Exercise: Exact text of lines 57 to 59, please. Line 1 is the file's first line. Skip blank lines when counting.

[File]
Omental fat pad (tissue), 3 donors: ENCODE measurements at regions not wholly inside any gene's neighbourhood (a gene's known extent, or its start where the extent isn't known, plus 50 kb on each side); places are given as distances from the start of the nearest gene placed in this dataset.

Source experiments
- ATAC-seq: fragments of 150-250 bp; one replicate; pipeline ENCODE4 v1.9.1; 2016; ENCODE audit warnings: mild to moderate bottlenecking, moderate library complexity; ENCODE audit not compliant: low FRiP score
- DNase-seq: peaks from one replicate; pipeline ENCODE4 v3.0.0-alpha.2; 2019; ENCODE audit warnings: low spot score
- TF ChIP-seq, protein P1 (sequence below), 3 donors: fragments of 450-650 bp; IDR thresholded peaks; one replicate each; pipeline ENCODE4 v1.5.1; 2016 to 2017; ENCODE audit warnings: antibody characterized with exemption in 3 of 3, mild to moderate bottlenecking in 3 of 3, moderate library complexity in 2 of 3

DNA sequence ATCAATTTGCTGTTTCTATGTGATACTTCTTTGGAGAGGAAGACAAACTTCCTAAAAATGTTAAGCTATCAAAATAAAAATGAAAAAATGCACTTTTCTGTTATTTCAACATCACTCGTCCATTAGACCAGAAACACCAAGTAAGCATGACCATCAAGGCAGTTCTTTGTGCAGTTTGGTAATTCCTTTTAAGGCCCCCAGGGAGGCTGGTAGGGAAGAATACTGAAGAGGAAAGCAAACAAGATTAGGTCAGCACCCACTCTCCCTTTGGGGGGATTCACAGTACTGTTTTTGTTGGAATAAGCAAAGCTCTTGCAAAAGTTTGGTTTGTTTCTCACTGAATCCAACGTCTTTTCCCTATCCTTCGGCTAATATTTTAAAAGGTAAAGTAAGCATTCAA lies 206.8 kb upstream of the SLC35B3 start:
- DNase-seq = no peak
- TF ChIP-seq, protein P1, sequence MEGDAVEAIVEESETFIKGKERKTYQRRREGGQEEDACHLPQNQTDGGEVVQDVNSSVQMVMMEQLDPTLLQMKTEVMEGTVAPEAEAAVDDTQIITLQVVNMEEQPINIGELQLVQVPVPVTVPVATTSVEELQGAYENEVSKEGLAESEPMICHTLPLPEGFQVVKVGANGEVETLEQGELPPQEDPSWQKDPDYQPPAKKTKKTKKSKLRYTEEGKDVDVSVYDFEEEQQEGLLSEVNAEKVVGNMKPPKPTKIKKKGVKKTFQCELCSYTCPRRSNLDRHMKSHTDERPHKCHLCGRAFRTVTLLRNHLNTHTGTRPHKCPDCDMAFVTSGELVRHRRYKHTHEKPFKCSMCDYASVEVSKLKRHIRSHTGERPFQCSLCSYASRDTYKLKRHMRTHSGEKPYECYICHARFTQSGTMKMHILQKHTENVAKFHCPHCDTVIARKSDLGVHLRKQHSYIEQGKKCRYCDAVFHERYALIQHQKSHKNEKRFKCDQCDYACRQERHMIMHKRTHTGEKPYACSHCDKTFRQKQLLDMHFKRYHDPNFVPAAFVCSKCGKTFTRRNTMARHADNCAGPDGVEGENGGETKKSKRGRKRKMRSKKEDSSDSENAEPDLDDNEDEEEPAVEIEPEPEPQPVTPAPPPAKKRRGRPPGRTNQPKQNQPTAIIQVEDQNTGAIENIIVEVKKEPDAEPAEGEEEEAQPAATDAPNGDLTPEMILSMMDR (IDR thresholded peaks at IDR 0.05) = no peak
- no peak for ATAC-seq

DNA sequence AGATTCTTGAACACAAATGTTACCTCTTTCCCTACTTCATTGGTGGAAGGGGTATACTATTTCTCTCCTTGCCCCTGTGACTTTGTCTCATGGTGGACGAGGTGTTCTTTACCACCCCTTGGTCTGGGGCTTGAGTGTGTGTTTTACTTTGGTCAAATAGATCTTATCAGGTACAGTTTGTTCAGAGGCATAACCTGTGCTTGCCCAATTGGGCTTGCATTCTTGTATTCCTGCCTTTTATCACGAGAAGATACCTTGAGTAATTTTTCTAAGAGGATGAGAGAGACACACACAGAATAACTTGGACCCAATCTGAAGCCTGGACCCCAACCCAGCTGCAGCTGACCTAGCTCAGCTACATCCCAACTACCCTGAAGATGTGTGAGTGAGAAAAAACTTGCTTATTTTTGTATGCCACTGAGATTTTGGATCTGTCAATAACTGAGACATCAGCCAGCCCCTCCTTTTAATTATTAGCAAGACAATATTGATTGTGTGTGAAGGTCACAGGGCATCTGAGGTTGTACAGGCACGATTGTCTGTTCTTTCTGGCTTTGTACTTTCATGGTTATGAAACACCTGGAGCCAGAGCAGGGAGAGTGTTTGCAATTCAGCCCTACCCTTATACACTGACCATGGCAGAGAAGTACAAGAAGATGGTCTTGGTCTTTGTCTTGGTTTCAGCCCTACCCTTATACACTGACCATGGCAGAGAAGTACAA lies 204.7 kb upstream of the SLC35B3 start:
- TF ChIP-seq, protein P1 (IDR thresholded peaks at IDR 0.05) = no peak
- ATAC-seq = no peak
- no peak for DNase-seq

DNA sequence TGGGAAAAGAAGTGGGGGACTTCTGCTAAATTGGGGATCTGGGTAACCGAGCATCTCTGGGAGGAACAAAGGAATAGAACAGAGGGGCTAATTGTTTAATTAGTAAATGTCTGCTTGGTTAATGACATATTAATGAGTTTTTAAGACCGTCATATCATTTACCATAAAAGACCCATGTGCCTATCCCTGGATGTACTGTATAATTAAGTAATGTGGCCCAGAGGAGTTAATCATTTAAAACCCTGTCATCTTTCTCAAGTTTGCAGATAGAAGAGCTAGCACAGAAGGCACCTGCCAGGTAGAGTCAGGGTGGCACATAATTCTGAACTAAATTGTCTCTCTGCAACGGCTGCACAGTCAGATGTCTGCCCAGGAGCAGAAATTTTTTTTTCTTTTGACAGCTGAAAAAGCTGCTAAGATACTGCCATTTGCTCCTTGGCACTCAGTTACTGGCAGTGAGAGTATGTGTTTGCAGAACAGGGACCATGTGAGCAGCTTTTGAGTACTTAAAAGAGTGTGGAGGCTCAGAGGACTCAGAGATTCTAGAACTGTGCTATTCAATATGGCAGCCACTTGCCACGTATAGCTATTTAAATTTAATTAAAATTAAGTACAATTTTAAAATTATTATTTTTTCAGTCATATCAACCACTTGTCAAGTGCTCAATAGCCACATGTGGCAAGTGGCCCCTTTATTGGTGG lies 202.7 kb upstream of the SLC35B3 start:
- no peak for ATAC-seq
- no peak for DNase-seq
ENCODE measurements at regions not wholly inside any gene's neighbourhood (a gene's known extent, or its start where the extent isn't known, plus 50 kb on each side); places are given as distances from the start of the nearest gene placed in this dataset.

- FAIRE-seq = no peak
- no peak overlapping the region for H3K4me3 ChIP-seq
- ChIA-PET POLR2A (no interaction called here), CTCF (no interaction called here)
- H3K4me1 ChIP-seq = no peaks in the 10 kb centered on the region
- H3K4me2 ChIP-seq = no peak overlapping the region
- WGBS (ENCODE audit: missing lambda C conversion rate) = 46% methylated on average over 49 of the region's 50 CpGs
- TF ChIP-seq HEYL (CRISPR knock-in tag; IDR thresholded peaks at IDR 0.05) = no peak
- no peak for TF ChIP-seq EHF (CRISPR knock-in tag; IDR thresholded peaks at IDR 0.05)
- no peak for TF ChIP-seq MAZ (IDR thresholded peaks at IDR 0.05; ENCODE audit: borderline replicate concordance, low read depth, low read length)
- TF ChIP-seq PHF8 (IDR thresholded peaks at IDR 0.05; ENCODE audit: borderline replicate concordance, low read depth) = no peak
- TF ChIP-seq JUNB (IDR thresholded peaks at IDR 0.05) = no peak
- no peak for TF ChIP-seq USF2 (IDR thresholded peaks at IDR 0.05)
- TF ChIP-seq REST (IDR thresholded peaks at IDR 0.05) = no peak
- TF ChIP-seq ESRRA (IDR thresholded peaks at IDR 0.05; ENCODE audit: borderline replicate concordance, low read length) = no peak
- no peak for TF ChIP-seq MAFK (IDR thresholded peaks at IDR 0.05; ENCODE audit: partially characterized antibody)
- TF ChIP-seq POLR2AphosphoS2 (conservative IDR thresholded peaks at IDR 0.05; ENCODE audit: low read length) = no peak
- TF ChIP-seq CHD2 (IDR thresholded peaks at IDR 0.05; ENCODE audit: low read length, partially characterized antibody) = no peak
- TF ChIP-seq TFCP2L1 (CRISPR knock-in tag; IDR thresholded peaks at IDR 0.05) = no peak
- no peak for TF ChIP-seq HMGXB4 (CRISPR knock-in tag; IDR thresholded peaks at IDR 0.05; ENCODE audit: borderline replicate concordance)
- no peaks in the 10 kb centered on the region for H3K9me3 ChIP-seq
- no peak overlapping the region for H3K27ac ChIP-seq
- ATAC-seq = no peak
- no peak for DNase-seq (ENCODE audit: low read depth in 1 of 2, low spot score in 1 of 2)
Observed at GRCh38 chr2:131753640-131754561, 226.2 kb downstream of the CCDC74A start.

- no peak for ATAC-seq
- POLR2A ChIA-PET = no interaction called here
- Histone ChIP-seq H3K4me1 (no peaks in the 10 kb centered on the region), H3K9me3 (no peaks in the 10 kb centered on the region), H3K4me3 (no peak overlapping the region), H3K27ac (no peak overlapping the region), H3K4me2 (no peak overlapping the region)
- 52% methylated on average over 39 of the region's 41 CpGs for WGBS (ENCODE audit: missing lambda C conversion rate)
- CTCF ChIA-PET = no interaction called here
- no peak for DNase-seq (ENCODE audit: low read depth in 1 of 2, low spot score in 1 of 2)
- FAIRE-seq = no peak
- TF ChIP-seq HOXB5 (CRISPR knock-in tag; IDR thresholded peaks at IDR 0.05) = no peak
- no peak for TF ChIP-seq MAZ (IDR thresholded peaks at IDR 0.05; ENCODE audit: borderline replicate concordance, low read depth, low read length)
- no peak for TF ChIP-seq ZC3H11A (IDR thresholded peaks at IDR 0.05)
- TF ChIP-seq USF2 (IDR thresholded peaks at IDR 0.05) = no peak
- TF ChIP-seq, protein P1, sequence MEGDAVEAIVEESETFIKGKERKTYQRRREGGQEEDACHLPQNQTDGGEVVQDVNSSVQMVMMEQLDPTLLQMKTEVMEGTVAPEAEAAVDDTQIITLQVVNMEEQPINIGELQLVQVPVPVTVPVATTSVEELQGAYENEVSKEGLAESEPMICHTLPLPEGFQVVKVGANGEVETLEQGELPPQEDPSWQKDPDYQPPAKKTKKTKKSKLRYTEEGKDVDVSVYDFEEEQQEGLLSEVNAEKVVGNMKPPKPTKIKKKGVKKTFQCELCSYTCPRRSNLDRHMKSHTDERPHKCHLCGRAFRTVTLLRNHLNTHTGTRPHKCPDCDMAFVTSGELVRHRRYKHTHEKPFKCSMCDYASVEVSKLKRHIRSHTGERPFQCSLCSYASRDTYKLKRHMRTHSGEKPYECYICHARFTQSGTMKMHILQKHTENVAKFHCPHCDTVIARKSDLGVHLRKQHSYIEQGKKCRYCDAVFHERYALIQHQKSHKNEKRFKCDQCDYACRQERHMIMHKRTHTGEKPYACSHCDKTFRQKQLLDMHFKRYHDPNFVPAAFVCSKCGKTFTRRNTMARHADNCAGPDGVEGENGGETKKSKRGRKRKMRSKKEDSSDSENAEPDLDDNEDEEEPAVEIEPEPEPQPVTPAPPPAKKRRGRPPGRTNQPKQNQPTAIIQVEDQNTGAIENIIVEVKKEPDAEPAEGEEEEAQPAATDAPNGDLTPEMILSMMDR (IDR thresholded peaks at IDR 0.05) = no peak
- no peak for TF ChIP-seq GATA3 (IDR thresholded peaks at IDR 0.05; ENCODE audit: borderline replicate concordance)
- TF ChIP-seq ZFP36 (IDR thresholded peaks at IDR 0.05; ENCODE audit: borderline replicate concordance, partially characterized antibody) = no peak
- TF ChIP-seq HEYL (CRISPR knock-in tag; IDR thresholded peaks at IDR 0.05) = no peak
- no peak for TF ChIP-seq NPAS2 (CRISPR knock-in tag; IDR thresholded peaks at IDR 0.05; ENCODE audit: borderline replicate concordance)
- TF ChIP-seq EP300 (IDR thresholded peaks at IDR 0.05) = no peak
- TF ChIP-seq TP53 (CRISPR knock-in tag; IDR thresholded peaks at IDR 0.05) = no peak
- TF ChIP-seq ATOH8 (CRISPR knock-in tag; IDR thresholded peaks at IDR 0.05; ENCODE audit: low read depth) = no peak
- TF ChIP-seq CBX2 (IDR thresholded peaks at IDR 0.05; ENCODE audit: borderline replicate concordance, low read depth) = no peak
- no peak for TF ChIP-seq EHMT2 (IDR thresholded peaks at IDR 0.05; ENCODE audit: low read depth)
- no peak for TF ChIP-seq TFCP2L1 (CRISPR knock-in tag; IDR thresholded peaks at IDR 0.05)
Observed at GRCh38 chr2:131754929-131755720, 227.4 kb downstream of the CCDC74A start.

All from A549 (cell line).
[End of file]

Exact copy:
- no peak for TF ChIP-seq NPAS2 (CRISPR knock-in tag; IDR thresholded peaks at IDR 0.05; ENCODE audit: borderline replicate concordance)
- TF ChIP-seq EP300 (IDR thresholded peaks at IDR 0.05) = no peak
- TF ChIP-seq TP53 (CRISPR knock-in tag; IDR thresholded peaks at IDR 0.05) = no peak